I am spending some time on the road and found something very interesting. We all know how the world thinks Americans are very American-centric and we are. When I logged into the hotel internet in the Dominican Republic, the page it brought me to was Google.com.do - as you might expect. Then the eye-opener.
Wednesday, March 31, 2010
Monday, March 29, 2010
In today's column I look at bonds, a potential breakdown and a return to sanity in the corporate bond market. What I mean by that last part is that corporates have gone a different way than Treasuries, which is odd since corporates are usually priced off Treasuries, adding a little risk premium in the form of higher yield.
Apparently, the market thinks the gubmint is a riskier proposition than even a junk bond. Are you listening Mr. Treasury Secretary? Congress? (both sides)?
Rates are going up. It is just a matter of when and I mean that on the scale of weeks, not months.
Will be on the road this week so posts here will be infrequent. Happy Holidays to all!
Thursday, March 25, 2010
Wednesday, March 24, 2010
A poke is a sack or bag. It has a French origin as 'poque' and, like several other French words, its a diminutive is formed by adding 'ette' or 'et' - hence 'pocket' began life with the meaning 'small bag'. Poke is still in use in several English-speaking countries, notably Scotland and USA, and describes just the sort of bag that would be useful for carrying a piglet to market.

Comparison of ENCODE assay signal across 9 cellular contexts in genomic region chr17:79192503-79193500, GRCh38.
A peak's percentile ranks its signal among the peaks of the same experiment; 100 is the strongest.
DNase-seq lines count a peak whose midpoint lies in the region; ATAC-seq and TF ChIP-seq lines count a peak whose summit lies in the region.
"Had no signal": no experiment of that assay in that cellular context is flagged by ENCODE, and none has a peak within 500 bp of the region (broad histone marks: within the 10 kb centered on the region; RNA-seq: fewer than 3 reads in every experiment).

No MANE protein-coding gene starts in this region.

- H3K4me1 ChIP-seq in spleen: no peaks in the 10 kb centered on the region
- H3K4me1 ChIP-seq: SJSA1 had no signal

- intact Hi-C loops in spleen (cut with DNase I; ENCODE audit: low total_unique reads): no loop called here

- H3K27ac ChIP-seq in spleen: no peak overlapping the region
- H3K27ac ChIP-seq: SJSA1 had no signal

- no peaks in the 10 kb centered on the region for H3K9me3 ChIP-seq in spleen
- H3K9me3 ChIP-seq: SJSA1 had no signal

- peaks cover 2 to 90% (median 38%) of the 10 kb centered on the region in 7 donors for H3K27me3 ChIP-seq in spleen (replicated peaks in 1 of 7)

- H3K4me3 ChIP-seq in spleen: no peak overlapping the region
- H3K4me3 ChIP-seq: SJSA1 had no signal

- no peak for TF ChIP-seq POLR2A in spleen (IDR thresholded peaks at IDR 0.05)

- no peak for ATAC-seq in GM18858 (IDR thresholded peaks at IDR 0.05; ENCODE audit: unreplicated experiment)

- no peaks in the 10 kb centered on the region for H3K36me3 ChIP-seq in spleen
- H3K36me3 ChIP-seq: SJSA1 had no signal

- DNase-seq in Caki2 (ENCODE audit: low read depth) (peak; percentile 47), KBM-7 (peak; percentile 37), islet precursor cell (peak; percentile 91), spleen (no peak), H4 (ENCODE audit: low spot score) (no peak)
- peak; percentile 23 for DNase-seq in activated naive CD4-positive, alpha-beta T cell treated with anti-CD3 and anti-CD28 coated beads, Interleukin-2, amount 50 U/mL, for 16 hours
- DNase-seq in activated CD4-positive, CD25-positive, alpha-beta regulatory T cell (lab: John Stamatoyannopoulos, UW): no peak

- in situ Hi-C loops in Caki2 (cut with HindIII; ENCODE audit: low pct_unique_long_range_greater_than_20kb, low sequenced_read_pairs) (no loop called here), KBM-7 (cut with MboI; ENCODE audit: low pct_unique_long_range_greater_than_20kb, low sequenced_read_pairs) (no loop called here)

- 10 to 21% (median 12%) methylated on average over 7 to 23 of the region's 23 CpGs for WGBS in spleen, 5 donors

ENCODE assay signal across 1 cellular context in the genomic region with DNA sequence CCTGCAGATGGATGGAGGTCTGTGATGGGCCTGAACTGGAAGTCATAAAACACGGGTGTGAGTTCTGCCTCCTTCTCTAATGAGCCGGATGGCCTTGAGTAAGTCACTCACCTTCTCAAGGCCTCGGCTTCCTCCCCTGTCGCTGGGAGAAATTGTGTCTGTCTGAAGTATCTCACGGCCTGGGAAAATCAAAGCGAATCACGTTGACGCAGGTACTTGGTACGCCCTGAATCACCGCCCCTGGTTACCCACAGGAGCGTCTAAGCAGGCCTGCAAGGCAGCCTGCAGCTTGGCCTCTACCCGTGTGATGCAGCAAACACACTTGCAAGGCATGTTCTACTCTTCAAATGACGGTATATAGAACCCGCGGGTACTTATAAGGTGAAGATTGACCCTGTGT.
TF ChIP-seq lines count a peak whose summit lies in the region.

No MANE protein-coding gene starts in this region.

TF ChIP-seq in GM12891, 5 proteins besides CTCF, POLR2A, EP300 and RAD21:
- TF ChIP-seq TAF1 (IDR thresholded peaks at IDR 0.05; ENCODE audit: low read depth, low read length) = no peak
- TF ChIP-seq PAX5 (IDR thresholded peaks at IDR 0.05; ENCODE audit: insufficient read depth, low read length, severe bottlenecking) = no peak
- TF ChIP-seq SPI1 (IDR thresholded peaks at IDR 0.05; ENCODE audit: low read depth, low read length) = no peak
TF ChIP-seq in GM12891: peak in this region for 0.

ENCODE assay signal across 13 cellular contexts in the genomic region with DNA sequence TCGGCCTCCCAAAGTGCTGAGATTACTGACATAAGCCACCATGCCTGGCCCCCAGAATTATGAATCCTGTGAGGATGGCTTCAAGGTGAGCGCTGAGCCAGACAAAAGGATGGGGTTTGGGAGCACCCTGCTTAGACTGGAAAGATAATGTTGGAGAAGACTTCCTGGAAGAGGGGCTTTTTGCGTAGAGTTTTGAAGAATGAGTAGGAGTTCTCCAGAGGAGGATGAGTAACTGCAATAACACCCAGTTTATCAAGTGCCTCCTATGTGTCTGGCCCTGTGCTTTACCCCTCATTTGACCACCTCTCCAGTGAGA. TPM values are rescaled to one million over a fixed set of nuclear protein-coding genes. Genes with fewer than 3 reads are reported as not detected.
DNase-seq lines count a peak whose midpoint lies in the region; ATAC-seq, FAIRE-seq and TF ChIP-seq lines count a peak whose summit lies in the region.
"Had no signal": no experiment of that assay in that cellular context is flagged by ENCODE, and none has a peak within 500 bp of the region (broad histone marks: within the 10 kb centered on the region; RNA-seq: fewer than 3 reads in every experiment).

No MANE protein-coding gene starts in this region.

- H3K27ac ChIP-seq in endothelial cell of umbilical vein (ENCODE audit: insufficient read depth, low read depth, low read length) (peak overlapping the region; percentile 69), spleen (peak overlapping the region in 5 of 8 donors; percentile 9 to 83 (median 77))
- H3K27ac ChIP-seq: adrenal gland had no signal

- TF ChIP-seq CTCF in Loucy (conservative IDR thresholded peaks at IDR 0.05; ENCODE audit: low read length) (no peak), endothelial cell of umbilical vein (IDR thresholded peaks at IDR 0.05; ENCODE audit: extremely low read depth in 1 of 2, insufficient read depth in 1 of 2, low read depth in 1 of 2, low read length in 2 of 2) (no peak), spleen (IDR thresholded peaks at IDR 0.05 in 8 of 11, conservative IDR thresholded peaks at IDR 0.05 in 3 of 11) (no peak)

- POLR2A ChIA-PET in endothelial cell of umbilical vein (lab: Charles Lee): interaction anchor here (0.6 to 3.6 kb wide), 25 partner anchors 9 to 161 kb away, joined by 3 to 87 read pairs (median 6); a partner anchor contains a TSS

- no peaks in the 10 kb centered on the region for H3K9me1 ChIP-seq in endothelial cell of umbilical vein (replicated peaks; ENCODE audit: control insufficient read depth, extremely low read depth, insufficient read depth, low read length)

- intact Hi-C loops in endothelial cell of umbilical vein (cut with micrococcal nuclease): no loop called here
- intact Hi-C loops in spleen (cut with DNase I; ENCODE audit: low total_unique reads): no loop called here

The poke is where two of the PIIGS are right now - Greece, Portugal and Spain. All three have had death crosses, the latter two just last week, right in time for Portugal's debt downgrade.
Death cross (black cross) - opposite of the golden cross when the 50-day average crosses under the 200-day.
Yeah, the markets shrugged off Greece and its death cross in January. Greece was a tiny market, they said. But the contagion is now spreading, isn't it? Italy is just a few days from its own death cross and Italy is no small market.
No, it's not the UK but guess what has been linked to Portugal? That's right, the UK. MarketWatch - Portugal and the UK-joined-at-hip-with-budget-woes
Where there is smoke there is fire and I smell BAACON (OK a bad attempt to say fried sliced PIIGS).
Can the US market move higher? You betcha, Sarah. The trend is still up.
I still say that when it finally turns, it will be a house of cards a-tumbling. Do you have any other explanation for the price of US government bonds absolutely tanking today?
Tuesday, March 23, 2010
Just got the word that a later edition of Technical Analysis, Plain and Simple will be translated into Russian. That makes this book, in all of its three editions, out in English, Russian, German, Greek and an English version unique to India.
If you are reading this blog from a country speaking one of those languages, odds are there is a technical analysis society there, too. Come, on, France, how about demanding a French version?
For those looking to learn charting, I also recommend my third book "A Beginner's Guide to Charting Financial Markets." It is a follow-up to my MoneyShow and AAII presentations.